I have friends who love true crime.  So they are likely to feel that The Lost Pilots was enlivened by true crime, rather than marred by it.   I will say that the true crime aspect of this book did affect me powerfully.  I was very conscious of the fact that these were real people and I cared very much about Jessie Miller. When I became fully aware of the personal consequences of these events for Jessie, I felt sick to my stomach and couldn't continue reading until the following day.  It seemed to me that she was more of a victim than the dead man, Haden Clarke, because she had to live with the repercussions for the rest of her life.

Since I can't imagine writing about the lives of Jesse Miller and William Lancaster without introducing Haden Clarke into the mix,  I suppose it was inevitable that this book was destined to include the true crime element, and that I would enjoy reading it less.  Yet Corey Mead's writing, organization and research are first rate.  So I would recommend The Lost Pilots from a historical perspective.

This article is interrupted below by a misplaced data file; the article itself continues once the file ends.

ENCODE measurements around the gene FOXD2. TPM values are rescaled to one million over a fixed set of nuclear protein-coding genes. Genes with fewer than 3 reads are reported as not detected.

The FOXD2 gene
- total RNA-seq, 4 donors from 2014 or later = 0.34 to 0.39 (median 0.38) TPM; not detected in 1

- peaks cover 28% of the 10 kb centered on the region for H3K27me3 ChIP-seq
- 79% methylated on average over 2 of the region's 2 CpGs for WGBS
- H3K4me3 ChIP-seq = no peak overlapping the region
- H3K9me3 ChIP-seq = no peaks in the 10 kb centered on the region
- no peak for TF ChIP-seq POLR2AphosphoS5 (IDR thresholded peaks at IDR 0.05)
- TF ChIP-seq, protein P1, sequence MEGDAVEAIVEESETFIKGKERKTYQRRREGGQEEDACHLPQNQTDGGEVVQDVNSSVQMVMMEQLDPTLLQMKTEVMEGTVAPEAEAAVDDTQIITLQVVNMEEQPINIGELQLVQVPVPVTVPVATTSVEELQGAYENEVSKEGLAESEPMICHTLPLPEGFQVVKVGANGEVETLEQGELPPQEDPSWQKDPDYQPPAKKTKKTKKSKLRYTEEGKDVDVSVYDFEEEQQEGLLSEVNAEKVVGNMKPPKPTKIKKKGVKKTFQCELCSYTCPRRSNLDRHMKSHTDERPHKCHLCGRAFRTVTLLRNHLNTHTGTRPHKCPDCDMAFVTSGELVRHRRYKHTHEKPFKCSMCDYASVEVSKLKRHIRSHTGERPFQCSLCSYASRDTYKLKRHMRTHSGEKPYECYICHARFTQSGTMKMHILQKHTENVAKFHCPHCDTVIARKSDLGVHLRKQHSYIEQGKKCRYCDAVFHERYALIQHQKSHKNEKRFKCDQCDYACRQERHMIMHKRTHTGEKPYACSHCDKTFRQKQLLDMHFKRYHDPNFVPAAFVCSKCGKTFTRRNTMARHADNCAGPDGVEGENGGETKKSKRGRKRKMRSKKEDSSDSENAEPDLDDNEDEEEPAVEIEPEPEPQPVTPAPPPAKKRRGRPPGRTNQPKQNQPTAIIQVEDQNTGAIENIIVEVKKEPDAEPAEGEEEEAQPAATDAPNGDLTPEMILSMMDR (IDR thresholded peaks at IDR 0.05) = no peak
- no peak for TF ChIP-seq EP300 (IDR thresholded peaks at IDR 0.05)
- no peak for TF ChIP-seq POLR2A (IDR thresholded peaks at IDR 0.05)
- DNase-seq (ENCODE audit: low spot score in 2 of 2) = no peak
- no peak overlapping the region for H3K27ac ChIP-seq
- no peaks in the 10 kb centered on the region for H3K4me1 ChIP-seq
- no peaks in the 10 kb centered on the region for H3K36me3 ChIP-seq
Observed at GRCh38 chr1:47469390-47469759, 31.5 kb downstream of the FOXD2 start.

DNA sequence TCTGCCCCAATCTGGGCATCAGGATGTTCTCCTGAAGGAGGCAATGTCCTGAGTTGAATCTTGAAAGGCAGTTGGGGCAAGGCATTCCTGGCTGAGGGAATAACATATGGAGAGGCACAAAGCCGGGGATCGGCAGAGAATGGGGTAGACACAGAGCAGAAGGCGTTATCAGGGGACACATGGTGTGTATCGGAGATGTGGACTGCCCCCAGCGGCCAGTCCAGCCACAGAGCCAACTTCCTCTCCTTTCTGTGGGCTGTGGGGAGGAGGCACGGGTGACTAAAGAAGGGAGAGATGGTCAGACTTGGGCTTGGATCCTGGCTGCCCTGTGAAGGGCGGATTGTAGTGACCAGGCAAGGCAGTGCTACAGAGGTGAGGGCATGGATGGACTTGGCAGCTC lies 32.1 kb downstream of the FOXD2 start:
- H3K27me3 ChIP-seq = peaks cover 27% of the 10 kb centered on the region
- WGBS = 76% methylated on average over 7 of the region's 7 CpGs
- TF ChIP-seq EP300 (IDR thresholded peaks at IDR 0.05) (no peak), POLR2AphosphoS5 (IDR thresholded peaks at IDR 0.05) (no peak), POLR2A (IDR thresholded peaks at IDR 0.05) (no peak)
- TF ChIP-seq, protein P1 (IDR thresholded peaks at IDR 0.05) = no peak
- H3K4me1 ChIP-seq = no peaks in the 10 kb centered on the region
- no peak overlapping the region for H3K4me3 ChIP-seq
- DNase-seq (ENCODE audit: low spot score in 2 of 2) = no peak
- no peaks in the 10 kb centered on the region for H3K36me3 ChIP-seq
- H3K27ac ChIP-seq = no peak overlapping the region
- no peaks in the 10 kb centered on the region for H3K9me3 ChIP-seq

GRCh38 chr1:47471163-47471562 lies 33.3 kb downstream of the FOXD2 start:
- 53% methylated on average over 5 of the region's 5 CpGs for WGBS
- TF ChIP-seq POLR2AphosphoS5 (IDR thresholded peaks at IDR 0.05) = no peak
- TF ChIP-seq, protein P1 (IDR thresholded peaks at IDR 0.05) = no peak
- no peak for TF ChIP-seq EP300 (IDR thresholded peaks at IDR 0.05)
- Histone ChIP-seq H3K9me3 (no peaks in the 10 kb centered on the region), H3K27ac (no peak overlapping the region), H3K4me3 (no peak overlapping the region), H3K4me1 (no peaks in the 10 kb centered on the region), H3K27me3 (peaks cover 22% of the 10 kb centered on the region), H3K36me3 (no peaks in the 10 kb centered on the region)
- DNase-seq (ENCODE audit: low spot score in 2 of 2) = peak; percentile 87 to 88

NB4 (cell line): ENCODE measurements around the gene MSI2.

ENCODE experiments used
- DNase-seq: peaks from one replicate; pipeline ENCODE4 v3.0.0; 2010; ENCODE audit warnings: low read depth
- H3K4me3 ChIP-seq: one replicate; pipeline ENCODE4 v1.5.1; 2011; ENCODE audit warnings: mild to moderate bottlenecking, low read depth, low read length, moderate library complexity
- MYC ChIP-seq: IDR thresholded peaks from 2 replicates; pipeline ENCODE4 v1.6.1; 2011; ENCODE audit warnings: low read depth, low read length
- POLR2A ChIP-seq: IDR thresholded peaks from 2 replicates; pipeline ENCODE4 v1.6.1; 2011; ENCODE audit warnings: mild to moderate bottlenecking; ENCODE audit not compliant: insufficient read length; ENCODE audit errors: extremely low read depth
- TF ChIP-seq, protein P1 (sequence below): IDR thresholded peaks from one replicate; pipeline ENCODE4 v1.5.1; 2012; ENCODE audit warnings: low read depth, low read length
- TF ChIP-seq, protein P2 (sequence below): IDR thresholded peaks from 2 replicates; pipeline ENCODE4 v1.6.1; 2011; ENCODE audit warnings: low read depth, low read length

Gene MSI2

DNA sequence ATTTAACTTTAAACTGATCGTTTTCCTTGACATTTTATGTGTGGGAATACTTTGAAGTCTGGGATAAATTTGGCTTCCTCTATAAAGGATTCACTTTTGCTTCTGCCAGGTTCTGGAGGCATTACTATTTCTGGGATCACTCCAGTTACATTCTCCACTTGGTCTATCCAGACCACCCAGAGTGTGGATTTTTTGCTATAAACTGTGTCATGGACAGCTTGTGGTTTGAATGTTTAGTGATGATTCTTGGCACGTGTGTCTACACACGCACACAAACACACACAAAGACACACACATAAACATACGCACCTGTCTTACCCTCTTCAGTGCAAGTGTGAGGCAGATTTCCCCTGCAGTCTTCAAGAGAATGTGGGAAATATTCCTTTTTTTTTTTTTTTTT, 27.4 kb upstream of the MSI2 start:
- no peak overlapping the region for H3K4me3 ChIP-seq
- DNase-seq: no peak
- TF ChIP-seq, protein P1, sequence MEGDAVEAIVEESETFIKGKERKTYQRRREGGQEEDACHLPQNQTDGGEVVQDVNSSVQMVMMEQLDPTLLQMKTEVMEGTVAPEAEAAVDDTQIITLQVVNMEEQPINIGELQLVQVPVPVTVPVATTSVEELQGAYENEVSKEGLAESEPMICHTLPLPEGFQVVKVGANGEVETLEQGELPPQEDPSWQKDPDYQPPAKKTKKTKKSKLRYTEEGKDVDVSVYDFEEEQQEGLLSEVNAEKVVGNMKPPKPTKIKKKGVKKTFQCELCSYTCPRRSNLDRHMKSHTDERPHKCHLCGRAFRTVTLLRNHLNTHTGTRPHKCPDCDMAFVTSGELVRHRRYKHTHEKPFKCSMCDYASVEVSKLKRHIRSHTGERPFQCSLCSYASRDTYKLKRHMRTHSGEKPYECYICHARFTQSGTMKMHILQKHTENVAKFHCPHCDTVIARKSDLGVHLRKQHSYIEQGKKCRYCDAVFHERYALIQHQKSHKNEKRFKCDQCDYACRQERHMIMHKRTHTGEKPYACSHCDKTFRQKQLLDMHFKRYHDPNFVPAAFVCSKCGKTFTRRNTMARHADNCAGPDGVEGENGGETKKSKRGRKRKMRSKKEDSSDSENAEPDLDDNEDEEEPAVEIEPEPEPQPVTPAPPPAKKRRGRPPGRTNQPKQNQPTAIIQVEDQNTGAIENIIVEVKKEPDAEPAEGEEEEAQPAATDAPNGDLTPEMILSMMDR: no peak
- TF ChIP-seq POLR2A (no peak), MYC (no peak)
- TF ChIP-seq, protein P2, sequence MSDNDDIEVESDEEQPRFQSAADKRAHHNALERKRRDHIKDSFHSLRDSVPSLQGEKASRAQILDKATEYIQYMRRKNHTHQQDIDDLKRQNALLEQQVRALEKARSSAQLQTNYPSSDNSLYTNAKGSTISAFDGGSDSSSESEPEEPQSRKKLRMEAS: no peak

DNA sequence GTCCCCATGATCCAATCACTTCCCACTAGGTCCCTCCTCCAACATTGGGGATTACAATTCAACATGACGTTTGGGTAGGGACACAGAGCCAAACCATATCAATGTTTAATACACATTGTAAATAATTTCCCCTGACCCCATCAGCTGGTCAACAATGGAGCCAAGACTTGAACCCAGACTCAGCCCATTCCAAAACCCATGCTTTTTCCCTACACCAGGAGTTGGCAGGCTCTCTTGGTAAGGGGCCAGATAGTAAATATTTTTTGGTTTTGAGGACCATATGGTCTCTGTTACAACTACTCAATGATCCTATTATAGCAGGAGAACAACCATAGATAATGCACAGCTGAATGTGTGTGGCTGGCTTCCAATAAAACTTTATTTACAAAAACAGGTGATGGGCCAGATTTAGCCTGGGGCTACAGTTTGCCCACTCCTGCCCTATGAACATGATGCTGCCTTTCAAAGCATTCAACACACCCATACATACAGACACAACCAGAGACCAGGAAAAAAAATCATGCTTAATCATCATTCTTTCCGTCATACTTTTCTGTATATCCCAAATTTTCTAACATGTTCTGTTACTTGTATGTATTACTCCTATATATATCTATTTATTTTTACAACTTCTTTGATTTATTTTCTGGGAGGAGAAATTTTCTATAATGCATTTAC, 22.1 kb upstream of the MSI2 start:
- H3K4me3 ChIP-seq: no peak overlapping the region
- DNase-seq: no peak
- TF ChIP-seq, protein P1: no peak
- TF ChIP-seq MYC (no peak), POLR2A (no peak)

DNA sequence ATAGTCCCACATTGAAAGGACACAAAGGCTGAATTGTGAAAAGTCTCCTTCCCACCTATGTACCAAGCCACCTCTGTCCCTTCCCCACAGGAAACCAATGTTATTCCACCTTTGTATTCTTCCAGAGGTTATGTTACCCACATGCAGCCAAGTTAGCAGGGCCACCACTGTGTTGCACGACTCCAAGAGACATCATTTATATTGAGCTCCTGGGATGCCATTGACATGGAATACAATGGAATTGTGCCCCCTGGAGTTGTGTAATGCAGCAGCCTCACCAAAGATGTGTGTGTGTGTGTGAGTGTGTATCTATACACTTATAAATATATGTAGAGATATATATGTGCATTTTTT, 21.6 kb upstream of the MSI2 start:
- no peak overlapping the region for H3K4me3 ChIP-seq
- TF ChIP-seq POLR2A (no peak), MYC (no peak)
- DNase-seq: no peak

Saturday, June 23, 2018

Yes, We Do Need Better Science About Women

 I received a review copy of Inferior: How Science Got Women Wrong from Edelweiss last year. I admit that I should have gotten to it sooner. I finally read it because it was the Book of the Month on a Goodreads group.  I've posted some comments to the group's discussion thread, but I know that isn't sufficient.  When I request books from Edelweiss, I commit to reviewing them on my blog.  My review is rather late, but I still feel that I owe the publisher and Edelweiss a blog review.  So let's see if I can generate one. 

                                




 I consider Inferior a survey on the subject of science written about women which has actually been dealt with in more depth in narrower books dealing with women in particular fields of science.  

Nevertheless, Saini points things out that I hadn't realized before.  For example,  I hadn't known that androgen increases risk-taking behavior, not aggression.   It occurred to me that there are both pros and cons to being risk-takers.  Saini doesn't really discuss the implications of androgen and risk-taking very much.  Since women's hormone balance changes as we become older, does science show that post-menopausal women do in general take more risks than younger women?  I am skeptical about this possibility.